The inspection program, begun after the pipeline September 2010 explosion in San Bruno, is "rigorous and ongoing" and intended "to improve the safety and operations of our natural gas transmission system — and the safety of the communities we serve."
To explain the process, the company will host two open houses: in Redwood City on Tuesday, June 28, from 5:30 to 7:30 p.m. at the Shinnyo-en Buddhist Temple, 3910 Bret Harte Drive; and in Menlo Park on Wednesday, June 29, from 6:30 to 8 p.m. at St. Bede's Episcopal Church at 2650 Sand Hill Road.
The pipes run west along Sand Hill Road from about Branner Drive to Interstate 280, under the Sharon Heights Golf & Country Club and along I-280 to Woodside Road, according to a PG&E map. (The testing schedule is not yet available.)
Depending on the wind, an odor of natural gas may accompany this operation as a pipe section is blocked off and purged of gas. The gas will "quickly dissipate and will not be harmful," the company statement said.
After testing, a second purging may again cause escaped gas, which will also disperse harmlessly, the statement said. The water used in testing will be considered tainted.
As the day of testing approaches, robo-calls will be made to homes and businesses within 2,000 feet of the gas line, the statement said.
The company urges people concerned by gas odors to call 1-800-743-5000, a 24-hour PG&E customer service line.
No work will be done without advance notice to fire and police agencies, and the company says it anticipates no disruption to customer gas service. Road crews will be on hand to control traffic and parking.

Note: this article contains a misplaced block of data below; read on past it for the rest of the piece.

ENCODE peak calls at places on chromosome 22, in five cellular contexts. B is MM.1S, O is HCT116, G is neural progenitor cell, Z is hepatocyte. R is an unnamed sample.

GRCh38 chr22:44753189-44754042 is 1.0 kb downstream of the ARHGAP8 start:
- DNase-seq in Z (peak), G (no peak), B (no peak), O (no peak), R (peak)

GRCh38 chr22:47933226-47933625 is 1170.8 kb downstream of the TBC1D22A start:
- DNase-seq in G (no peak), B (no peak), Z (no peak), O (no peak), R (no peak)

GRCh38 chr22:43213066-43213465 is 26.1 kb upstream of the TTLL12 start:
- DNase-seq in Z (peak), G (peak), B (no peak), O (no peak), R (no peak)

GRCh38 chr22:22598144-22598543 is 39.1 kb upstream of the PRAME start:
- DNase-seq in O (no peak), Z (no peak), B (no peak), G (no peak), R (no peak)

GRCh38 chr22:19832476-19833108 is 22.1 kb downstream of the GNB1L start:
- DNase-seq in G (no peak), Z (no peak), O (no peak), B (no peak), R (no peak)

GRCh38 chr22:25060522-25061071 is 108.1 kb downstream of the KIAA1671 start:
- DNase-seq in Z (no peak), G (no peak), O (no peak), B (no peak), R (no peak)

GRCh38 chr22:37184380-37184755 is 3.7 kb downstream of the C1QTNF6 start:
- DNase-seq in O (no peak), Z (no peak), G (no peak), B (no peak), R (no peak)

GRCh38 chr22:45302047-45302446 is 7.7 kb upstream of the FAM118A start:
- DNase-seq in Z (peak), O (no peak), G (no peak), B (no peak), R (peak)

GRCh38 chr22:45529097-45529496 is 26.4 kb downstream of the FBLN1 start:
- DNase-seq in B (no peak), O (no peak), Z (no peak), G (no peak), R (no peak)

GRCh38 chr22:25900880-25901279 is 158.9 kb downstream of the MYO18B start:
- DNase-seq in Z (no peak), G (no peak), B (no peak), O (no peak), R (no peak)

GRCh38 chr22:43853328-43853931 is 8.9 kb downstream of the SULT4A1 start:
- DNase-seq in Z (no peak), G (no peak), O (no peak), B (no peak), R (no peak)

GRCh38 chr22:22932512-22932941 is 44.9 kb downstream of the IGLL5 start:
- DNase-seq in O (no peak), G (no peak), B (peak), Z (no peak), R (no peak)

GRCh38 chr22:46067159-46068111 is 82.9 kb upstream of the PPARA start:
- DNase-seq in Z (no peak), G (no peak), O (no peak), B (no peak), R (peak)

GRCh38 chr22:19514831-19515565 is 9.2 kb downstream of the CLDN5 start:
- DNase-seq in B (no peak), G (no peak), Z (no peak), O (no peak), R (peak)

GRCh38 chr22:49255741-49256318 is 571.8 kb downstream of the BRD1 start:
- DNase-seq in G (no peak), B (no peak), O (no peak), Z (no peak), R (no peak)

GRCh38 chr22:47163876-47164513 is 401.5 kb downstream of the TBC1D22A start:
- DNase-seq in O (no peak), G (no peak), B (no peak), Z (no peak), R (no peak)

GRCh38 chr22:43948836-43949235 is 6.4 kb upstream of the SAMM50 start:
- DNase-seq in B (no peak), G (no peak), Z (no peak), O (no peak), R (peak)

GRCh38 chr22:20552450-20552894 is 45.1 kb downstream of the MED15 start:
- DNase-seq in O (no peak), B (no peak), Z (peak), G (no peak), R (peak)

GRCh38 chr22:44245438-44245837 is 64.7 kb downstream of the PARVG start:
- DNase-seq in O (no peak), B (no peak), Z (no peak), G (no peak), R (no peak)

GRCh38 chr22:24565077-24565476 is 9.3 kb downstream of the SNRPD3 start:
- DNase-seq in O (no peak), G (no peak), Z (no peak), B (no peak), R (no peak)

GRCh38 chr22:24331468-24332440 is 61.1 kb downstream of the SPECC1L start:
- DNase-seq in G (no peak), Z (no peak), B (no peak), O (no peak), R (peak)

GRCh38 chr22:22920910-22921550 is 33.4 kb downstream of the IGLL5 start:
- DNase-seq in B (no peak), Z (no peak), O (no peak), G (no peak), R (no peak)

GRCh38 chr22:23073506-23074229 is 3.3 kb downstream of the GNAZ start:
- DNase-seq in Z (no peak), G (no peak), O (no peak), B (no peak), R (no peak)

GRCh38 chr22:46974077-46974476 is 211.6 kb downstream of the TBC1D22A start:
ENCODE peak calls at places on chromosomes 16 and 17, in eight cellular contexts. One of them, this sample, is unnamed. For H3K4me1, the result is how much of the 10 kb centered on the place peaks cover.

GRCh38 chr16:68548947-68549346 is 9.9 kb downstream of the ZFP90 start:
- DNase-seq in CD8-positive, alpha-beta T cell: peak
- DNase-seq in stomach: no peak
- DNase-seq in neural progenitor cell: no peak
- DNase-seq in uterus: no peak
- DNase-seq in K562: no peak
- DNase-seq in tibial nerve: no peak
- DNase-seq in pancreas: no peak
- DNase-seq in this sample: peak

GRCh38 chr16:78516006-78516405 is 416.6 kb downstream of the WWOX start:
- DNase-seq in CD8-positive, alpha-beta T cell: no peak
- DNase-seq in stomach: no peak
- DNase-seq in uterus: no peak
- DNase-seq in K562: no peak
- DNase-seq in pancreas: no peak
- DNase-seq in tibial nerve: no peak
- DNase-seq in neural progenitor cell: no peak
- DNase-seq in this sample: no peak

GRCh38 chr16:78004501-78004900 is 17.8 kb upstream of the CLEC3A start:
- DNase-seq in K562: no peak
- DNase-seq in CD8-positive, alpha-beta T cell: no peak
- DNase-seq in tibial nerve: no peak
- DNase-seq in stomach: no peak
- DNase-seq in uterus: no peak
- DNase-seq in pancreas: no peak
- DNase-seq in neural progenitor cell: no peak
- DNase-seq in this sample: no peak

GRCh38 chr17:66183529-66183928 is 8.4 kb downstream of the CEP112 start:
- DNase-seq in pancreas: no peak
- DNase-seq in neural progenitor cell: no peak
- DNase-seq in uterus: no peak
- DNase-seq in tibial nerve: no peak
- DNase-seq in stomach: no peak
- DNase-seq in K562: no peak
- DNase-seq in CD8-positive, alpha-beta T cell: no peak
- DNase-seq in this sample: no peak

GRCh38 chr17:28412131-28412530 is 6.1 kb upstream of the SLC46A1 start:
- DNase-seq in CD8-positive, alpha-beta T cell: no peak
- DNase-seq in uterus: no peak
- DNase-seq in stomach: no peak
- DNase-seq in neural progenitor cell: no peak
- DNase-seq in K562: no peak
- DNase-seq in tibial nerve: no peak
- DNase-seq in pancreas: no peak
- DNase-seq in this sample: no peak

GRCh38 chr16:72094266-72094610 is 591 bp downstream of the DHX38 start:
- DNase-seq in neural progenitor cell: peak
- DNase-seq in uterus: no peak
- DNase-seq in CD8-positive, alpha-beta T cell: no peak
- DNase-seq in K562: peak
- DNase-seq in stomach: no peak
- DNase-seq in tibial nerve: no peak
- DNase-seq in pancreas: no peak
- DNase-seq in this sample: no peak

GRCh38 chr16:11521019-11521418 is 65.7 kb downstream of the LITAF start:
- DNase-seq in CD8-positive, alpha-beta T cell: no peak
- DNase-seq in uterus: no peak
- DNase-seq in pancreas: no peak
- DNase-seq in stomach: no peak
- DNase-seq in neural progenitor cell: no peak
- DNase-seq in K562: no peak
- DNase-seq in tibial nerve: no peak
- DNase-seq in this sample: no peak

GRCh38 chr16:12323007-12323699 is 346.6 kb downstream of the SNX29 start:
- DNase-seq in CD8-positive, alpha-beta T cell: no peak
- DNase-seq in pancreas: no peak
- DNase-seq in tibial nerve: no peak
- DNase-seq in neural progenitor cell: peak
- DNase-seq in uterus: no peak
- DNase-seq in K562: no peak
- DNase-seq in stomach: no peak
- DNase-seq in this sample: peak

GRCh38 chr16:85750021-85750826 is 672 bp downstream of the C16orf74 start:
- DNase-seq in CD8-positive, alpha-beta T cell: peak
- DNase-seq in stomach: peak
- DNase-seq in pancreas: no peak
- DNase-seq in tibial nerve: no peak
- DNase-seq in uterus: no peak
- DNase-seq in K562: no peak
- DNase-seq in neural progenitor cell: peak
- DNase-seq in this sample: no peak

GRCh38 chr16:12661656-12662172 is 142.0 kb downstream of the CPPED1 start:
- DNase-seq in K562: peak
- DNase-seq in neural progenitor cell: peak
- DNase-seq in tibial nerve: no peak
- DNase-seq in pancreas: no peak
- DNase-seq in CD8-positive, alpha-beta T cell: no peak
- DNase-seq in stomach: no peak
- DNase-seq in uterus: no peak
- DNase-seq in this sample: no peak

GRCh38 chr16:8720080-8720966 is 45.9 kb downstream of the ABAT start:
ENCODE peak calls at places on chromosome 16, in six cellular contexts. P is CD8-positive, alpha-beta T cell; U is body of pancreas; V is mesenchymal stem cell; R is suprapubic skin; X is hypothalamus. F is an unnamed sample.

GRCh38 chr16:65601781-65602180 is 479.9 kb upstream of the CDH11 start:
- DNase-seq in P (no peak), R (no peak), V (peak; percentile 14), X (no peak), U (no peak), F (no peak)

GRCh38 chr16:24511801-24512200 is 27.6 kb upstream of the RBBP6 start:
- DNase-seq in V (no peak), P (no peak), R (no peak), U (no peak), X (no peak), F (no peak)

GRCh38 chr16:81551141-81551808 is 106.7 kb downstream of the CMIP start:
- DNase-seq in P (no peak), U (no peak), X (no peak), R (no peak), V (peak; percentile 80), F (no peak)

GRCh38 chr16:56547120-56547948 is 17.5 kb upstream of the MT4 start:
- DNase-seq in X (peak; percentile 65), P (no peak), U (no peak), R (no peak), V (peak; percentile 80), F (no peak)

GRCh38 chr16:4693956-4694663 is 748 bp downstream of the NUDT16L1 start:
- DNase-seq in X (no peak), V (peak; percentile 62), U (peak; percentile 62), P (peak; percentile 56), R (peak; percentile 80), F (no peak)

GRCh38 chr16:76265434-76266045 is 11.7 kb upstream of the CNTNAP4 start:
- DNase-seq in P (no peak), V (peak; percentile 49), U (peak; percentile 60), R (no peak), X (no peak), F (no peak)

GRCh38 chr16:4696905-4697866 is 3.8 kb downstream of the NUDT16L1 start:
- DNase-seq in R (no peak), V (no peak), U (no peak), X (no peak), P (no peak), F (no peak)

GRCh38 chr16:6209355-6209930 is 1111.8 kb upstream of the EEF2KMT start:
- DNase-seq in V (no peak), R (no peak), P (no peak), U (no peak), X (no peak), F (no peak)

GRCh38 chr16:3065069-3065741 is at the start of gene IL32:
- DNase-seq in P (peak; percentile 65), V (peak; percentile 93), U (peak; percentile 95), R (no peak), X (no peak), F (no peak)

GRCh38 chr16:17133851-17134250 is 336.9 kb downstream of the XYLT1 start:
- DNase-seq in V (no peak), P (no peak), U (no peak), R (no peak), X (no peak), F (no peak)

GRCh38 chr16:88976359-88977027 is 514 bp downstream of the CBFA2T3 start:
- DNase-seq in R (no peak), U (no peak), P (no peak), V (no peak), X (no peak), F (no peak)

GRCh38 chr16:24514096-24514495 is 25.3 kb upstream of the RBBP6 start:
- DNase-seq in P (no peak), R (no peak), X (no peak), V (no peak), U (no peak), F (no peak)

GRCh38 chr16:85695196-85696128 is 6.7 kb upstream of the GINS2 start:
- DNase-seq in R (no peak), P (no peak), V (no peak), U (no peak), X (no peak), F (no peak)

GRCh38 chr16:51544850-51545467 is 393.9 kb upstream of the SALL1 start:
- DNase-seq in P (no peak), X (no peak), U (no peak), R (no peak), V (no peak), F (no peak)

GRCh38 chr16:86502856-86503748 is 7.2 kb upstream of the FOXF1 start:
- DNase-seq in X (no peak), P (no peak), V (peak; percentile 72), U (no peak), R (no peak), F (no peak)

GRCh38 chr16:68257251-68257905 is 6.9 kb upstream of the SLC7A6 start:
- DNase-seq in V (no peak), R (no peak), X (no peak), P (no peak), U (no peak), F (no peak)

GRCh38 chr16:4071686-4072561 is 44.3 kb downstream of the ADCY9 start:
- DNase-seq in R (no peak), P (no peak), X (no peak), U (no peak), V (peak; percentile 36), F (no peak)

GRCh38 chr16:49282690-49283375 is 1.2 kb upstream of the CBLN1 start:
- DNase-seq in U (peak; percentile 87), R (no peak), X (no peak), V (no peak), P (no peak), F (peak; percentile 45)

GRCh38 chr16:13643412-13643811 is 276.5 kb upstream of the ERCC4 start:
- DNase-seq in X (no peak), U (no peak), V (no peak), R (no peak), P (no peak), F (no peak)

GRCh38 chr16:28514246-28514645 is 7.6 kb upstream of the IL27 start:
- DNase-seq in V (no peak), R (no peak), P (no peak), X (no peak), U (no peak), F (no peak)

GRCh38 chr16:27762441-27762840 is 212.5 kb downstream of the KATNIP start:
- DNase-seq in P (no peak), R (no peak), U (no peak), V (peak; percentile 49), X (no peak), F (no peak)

When different kinds of utility lines meet in the same patch of ground, the unexpected can happen.
In San Bruno on September 10, 2010, when a gas line exploded and several people died in the resulting havoc, significant damage was done to a water main and sewer line, Fire Chief Harold Schapelhouman of the Menlo Park Fire Protection District said in an interview.
"We couldn't shut the water down all the way and it created a (jet effect) that sucked sewage into the water main," Chief Schapelhouman said, recalling his experience that night.
That experience, he said, has robbed him of excuses for not thinking about collateral damage in the event of a major catastrophe in the Menlo Park district.
"That (excuse of ignorance) is gone for me now," he said. "I don't get that soft pitch again. I've got to plan and train and prepare from what I've learned. I need to have a comfort level (such that) we've asked and exhausted all the questions to ensure public safety."
After a few hiccups, PG&E is now familiar with the Menlo Park district management's interest in becoming educated observers of local pipeline matters, including their ages, fitness, locations, capacities and maintenance, Chief Schapelhouman said.
"We're putting people in harm's way and we're standing on point," he said. "We haven't had the necessary dialog to assess the risk and understand the complexity of the issues. I think (PG&E) is getting that. I don't think anybody really thought this through."
"Hopefully the testing will be successful and we'll all have a higher comfort level as to the resilience of the infrastructure," he said.